The lower house of the Indian Parliament (Lok Sabha) has passed the Mines and Mineral (Development and Regulation) Amendment Bill, allowing private players to mine critical minerals.
With this bill in place, private companies can now mine lithium, a crucial element of electric vehicle batteries, which was previously limited to state-owned companies.
This move aims to offer the private sector access to the recently discovered lithium reserves in the country. The bill has also removed five other minerals from the restricted category, in addition to lithium.
Under the current mining act, 12 minerals have been reserved for mining and exploration by state-owned companies.
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With this amendment, six of the elements, namely lithium, beryllium, niobium, titanium, tantalum and zirconium, can now be mined by private players.
The Economic Times quoted the bill, which read: “The mineral sector requires certain more reforms, particularly for increasing exploration and mining of critical minerals that are essential for economic development and national security in the country.”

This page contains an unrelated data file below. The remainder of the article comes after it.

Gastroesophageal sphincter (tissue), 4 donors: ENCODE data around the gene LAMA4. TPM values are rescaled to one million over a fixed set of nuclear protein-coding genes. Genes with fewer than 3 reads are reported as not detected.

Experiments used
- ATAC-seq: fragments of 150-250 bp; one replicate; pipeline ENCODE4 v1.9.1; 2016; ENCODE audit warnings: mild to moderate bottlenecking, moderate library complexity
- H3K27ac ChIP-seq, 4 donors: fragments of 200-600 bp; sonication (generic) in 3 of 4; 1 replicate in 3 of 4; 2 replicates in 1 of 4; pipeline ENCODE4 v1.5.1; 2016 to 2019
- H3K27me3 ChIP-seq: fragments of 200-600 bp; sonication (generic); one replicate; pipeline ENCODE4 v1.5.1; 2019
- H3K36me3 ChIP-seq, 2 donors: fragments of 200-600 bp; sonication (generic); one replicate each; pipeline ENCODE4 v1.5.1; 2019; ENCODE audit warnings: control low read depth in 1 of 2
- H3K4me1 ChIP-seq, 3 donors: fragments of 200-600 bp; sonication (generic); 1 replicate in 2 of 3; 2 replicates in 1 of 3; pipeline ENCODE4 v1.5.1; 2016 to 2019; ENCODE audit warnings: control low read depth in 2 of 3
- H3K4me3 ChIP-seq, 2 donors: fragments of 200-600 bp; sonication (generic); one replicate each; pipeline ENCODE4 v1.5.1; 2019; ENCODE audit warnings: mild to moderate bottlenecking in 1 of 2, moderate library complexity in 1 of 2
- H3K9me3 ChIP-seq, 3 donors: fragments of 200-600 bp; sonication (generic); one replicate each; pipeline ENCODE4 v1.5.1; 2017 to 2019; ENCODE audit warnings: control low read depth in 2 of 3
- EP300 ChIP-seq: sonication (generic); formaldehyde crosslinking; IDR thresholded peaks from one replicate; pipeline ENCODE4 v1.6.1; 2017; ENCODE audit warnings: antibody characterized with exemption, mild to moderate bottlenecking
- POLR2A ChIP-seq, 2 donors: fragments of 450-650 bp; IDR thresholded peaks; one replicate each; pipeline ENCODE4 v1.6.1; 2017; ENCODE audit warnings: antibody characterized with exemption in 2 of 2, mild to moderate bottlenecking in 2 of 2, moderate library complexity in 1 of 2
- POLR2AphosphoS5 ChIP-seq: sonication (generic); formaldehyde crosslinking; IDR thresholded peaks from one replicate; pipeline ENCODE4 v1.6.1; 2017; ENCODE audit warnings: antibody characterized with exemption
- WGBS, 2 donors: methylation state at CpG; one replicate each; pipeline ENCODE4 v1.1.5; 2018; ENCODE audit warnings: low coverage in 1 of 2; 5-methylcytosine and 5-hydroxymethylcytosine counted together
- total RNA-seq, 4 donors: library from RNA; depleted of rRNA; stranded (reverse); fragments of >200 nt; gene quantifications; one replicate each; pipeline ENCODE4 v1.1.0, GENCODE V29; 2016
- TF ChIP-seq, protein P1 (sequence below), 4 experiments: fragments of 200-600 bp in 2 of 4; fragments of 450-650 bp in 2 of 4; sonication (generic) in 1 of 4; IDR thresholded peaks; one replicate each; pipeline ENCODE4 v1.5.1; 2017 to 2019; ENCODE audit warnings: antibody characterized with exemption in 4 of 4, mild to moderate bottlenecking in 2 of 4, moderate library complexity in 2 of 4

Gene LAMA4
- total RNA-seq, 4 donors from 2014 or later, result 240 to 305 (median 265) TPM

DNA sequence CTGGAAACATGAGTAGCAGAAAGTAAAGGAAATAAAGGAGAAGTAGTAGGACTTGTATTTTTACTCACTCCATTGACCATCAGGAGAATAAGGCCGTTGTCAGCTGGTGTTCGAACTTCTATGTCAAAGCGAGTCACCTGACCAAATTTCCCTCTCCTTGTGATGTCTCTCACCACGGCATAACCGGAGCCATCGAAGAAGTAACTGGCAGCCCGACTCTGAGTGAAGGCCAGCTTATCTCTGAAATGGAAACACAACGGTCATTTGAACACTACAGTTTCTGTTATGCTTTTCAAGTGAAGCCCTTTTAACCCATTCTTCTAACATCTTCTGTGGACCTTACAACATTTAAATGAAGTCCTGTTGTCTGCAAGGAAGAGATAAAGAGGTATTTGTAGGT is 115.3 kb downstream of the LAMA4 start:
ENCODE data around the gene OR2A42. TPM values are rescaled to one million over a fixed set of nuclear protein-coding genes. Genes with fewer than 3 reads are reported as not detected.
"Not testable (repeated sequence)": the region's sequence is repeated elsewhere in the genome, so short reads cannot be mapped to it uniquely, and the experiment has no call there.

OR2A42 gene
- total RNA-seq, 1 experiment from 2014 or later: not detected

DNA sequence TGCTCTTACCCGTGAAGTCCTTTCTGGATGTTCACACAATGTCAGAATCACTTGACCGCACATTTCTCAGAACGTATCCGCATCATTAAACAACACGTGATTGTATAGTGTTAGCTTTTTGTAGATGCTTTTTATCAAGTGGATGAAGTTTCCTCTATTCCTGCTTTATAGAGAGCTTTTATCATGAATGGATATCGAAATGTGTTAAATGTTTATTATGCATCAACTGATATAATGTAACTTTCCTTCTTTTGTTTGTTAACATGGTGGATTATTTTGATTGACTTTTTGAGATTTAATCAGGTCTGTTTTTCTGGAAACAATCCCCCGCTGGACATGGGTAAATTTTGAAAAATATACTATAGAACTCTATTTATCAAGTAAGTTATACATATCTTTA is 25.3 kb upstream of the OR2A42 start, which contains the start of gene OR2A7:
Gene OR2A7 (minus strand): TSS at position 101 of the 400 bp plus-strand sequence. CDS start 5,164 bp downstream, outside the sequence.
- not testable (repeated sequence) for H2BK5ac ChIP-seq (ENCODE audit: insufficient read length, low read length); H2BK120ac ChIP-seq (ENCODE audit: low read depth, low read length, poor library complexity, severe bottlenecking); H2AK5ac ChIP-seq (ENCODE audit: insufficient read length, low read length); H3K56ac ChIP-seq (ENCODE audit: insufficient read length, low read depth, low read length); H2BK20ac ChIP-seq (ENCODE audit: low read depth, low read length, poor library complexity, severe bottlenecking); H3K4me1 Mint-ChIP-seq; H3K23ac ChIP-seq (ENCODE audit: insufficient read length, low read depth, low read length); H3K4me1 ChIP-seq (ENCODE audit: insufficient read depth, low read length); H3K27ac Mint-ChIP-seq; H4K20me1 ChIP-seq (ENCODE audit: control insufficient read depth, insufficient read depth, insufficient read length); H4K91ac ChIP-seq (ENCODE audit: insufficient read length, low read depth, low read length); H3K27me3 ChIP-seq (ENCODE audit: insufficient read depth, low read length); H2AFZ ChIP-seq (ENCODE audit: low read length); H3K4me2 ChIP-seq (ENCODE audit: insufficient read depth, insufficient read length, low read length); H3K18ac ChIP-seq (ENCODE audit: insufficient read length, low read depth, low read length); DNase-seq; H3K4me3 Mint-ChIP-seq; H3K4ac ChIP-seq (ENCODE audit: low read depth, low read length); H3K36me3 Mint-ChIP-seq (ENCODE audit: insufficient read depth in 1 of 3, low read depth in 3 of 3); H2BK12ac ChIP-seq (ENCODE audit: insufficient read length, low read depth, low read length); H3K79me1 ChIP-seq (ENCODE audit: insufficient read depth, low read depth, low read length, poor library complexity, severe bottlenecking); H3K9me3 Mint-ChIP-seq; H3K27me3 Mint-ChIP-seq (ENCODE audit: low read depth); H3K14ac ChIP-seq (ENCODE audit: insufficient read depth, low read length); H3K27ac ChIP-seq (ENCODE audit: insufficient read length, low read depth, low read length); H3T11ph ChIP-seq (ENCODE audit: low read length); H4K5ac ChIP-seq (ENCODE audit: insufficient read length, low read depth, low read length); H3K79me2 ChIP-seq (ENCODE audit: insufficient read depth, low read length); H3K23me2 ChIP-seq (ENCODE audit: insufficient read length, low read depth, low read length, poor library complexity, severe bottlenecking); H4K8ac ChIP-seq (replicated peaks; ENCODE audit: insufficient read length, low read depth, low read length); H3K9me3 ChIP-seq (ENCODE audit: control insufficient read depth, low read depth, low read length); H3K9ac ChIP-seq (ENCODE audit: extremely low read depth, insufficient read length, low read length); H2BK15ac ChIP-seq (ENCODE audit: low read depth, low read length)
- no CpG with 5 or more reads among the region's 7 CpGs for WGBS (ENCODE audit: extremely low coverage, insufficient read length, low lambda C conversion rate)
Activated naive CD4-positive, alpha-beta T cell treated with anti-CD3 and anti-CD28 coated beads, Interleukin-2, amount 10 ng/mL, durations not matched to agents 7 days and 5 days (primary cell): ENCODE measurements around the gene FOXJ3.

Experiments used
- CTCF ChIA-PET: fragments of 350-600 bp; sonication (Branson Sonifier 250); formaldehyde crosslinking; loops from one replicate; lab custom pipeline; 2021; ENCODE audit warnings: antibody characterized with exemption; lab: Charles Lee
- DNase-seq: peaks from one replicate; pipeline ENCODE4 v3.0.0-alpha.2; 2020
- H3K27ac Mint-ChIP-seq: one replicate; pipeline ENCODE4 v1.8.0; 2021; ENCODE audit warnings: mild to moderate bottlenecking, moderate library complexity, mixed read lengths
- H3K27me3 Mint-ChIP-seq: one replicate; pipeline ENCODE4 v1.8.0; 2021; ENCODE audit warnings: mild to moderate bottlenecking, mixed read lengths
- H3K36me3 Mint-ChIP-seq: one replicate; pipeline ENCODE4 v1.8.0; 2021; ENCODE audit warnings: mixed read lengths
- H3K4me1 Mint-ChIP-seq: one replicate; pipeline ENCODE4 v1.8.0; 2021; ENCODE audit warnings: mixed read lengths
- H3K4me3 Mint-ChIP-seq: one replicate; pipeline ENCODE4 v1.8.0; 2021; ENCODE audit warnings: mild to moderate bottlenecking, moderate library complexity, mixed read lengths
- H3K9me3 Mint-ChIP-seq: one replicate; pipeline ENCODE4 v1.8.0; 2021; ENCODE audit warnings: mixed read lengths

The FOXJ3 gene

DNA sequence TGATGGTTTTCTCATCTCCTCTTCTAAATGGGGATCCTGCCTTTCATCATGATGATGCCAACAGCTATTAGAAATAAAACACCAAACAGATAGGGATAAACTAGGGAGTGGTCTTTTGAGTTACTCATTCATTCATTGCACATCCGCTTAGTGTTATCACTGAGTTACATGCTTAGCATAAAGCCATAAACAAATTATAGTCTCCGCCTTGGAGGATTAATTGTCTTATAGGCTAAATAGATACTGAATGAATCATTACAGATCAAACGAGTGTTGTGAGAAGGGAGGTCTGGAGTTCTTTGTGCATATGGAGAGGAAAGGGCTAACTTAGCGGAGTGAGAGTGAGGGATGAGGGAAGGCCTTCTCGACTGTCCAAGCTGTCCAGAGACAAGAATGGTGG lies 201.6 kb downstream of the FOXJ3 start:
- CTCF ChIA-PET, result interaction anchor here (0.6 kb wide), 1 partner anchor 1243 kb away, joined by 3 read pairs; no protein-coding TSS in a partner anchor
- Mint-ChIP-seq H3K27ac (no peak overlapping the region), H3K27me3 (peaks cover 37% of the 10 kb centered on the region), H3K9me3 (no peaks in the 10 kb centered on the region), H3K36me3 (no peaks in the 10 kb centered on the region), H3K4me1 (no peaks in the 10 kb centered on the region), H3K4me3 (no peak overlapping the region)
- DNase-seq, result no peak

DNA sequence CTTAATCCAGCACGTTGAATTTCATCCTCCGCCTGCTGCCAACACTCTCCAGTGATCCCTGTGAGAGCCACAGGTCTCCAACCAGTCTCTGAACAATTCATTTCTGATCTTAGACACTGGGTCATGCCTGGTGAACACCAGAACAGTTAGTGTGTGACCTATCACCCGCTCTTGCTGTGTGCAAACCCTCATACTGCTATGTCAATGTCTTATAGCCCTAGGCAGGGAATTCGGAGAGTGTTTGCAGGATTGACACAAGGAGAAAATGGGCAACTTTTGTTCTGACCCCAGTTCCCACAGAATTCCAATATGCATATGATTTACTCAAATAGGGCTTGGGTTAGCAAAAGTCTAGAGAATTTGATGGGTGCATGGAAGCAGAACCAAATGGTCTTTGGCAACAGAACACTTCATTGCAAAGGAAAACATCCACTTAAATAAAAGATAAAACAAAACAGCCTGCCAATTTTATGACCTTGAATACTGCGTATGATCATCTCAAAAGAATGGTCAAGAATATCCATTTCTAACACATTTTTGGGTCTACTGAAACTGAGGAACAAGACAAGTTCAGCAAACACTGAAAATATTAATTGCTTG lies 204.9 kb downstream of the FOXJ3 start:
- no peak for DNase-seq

This amendment proposes to include the introduction of an exploration licence for deep-seated and critical minerals within the mining law. The licence will be awarded through auction to undertake reconnaissance and prospecting operations.
With licences, junior mining companies can explore based on available baseline survey data and help in developing a prospective mine from the reconnaissance stage and bring it to the level of beginning mining operations.
Earlier this month, the Union Cabinet approved the amendment, with the minerals said to be integral to the country’s shift to green energy.